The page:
Global Change Biology, October 2017, Vol.23(10), pp.4068-4083
Animal manure application as organic fertilizer does not only sustain agricultural productivity and increase soil organic carbon () stocks, but also affects soil nitrogen cycling and nitrous oxide (NO) emissions. However, given that the sign and magnitude of manure effects on soil NO emissions is uncertain, the net climatic impact of manure application in arable land is unknown. Here, we performed a global meta‐analysis using field experimental data published in peer‐reviewed journals prior to December 2015. In this meta‐analysis, we quantified the responses of NO emissions to manure application relative to synthetic N fertilizer application from individual studies and analyzed manure characteristics, experimental duration, climate, and soil properties as explanatory factors. Manure application significantly increased NO emissions by an average 32.7% (95% confidence interval: 5.1–58.2%) compared to application of synthetic N fertilizer alone. The significant stimulation of NO emissions occurred following cattle and poultry manure applications, subsurface manure application, and raw manure application. Furthermore, the significant stimulatory effects on NO emissions were also observed for warm temperate climate, acid soils ( 〈 6.5), and soil texture classes of sandy loam and clay loam. Average direct NO emission factors (s) of 1.87% and 0.24% were estimated for upland soils and rice paddy soils receiving manure application, respectively. Although manure application increased stocks, our study suggested that the benefit of increasing stocks as sinks could be largely offset by stimulation of soil NO emissions and aggravated by emissions if, particularly for rice paddy soils, the stimulation of emissions by manure application was taken into account. The uncertain manure effects on NO emissions constrain evaluation of the net climatic impact of manure application in arable lands. A global meta‐analysis was performed to quantify the overall responses of NO emissions to manure application relative to synthetic N fertilizer in agricultural soils. Manure application on average significantly increased NO emissions by 32.7% as compared to synthetic N fertilizer alone, and the sign and magnitude of NO emissions were dependent on manure characteristics, climate, and soil properties. The benefit of C sequestration could be largely offset by stimulation of soil NO emissions and aggravated by CH emissions if, particularly for rice paddy soils, the stimulation of CH emissions by manure application was taken into account.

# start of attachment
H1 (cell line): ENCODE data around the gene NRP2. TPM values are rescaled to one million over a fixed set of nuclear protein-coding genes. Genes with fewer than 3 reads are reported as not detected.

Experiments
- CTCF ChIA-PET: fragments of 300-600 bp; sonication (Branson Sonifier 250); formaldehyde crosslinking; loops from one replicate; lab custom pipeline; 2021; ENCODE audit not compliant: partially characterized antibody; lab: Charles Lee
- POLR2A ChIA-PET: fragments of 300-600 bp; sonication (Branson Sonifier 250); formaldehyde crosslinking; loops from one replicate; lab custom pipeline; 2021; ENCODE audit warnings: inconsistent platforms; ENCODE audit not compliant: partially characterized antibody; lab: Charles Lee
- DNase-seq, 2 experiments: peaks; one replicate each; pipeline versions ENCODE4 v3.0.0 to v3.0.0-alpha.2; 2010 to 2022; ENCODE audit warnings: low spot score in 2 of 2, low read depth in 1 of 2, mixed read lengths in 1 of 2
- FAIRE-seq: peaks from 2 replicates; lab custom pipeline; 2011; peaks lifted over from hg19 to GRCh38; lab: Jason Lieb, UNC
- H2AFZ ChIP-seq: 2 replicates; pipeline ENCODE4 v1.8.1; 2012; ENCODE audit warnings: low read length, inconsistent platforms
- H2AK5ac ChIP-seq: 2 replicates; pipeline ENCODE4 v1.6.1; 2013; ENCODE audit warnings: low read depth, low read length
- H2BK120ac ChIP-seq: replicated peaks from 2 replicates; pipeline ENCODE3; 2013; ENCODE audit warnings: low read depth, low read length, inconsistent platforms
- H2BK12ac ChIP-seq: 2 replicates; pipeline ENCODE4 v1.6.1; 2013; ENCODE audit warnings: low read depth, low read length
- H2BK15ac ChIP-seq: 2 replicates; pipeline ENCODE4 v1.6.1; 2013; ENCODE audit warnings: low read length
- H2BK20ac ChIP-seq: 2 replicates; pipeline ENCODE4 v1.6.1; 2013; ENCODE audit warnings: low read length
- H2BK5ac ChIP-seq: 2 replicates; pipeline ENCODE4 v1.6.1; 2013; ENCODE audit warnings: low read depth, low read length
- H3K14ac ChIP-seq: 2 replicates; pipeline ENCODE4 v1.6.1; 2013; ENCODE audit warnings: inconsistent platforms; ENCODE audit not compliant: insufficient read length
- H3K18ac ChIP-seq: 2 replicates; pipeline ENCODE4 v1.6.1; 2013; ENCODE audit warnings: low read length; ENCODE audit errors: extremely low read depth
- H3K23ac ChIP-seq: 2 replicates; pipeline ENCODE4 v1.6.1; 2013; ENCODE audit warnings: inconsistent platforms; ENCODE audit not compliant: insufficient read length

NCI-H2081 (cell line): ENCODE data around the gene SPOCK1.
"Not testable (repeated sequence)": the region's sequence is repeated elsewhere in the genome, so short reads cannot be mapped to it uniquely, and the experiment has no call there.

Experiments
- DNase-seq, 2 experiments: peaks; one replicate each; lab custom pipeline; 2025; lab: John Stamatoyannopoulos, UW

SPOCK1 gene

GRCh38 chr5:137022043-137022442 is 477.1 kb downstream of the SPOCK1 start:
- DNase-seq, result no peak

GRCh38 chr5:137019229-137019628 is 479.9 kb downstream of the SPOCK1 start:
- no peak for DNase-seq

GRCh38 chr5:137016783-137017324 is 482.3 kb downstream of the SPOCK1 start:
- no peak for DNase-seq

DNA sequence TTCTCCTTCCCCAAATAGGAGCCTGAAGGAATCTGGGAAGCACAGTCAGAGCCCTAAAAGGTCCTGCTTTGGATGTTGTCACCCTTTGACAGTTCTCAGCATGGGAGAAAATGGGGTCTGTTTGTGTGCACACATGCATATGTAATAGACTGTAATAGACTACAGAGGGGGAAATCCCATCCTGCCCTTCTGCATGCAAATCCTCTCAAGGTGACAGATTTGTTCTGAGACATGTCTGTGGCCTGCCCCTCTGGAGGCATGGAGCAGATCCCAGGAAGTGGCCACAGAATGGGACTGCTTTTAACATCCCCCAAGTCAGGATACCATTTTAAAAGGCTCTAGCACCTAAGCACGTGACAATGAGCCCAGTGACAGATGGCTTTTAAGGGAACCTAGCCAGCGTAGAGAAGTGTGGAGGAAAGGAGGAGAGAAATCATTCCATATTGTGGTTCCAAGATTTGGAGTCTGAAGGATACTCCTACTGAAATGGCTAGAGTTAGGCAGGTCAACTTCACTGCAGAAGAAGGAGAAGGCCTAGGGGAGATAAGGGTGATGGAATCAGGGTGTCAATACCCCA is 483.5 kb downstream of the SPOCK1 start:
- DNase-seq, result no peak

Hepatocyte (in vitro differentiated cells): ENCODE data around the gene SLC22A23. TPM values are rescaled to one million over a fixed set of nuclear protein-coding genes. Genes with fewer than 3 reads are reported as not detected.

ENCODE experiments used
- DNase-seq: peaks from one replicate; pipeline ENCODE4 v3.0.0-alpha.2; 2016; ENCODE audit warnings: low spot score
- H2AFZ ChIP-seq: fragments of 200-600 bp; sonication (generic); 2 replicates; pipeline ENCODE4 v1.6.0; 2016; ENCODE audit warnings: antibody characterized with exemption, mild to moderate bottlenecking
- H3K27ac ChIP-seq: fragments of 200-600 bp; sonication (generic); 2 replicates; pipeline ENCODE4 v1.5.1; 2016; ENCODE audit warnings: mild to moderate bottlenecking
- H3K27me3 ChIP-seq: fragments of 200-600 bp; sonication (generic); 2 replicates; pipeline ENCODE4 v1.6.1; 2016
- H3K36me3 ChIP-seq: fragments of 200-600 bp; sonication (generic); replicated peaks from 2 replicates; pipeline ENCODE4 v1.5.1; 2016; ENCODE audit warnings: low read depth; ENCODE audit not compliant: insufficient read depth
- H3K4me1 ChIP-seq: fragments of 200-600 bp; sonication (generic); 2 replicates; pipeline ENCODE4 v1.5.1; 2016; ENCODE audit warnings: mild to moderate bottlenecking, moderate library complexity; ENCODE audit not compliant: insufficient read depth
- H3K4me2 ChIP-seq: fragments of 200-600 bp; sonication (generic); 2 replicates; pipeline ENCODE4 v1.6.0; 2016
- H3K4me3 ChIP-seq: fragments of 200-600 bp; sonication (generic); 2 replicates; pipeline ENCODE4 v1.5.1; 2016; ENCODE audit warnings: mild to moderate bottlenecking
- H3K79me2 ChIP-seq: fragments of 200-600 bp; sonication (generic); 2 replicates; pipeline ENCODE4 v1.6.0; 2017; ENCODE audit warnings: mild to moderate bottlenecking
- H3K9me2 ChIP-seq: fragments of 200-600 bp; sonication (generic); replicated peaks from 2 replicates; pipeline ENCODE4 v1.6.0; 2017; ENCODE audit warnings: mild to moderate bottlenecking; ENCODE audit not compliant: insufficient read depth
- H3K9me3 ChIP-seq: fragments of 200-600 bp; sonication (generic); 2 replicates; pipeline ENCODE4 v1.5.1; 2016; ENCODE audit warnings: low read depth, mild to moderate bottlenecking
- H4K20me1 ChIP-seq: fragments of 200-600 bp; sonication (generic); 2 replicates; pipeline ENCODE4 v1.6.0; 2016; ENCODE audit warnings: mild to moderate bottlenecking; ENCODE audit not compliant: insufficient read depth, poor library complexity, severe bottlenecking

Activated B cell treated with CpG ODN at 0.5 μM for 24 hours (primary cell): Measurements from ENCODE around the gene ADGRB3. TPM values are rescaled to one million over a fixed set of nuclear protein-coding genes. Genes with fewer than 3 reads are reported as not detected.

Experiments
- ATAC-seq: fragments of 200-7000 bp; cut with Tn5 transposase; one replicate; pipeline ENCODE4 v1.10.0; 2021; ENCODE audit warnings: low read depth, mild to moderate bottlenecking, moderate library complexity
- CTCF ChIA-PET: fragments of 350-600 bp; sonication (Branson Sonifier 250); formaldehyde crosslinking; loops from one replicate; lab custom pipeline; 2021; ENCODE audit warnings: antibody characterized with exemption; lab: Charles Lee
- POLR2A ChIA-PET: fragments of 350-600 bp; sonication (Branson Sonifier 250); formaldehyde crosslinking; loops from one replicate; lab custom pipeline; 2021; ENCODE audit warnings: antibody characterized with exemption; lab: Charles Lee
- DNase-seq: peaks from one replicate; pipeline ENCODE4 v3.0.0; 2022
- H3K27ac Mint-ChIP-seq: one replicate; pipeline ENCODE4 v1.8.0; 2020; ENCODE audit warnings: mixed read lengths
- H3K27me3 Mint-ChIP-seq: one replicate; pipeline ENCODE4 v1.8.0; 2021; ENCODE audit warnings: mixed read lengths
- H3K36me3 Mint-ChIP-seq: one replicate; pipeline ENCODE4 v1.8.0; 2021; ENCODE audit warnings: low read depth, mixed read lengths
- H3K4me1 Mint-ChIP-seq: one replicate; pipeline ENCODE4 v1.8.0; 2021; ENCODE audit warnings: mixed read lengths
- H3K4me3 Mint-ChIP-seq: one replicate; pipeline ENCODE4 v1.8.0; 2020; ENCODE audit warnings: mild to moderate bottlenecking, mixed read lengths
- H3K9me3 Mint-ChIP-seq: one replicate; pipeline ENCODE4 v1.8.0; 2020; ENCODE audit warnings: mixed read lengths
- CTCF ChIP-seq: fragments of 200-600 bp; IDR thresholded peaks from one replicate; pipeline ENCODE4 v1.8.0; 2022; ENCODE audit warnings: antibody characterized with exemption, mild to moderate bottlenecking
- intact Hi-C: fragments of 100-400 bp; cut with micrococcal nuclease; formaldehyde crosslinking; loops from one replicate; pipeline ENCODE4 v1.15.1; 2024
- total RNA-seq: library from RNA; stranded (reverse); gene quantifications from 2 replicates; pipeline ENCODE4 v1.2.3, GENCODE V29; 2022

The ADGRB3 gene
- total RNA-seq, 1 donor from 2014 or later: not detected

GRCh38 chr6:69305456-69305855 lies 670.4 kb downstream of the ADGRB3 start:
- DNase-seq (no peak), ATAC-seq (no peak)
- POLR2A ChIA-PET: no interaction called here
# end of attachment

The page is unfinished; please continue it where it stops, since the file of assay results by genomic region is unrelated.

Animal Manure ; Emission Factor ; Greenhouse Gas Balance ; Manure Characteristics ; Meta‐Analysis ; Nitrous Oxide ; Soil Ph ; Soil Texture